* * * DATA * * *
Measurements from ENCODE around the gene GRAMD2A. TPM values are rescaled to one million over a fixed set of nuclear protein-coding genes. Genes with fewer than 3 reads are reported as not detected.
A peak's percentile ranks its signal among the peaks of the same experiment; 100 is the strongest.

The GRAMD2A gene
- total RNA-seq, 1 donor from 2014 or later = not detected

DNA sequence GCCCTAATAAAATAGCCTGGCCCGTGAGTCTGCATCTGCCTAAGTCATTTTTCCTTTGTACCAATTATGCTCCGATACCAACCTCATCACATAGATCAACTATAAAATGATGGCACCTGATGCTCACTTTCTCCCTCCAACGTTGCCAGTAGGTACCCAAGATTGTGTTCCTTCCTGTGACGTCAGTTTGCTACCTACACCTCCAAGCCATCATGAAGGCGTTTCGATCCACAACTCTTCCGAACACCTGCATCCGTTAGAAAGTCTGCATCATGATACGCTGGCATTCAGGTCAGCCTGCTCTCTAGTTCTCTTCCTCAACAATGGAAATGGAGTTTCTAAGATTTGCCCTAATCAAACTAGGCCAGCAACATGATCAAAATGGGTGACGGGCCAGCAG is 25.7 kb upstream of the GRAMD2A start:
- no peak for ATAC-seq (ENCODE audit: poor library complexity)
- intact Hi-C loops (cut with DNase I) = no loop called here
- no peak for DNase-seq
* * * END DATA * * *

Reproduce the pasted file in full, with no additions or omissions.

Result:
Measurements from ENCODE around the gene GRAMD2A. TPM values are rescaled to one million over a fixed set of nuclear protein-coding genes. Genes with fewer than 3 reads are reported as not detected.
A peak's percentile ranks its signal among the peaks of the same experiment; 100 is the strongest.

The GRAMD2A gene
- total RNA-seq, 1 donor from 2014 or later = not detected

DNA sequence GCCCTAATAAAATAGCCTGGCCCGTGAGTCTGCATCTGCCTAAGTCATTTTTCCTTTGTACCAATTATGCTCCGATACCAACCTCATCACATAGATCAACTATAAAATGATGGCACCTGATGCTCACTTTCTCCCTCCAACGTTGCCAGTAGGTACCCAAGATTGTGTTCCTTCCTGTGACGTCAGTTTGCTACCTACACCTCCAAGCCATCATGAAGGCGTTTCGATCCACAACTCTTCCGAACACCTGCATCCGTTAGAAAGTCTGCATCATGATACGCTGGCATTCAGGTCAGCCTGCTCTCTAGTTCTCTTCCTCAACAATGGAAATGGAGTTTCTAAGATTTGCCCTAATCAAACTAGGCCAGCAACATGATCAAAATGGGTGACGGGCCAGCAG is 25.7 kb upstream of the GRAMD2A start:
- no peak for ATAC-seq (ENCODE audit: poor library complexity)
- intact Hi-C loops (cut with DNase I) = no loop called here
- no peak for DNase-seq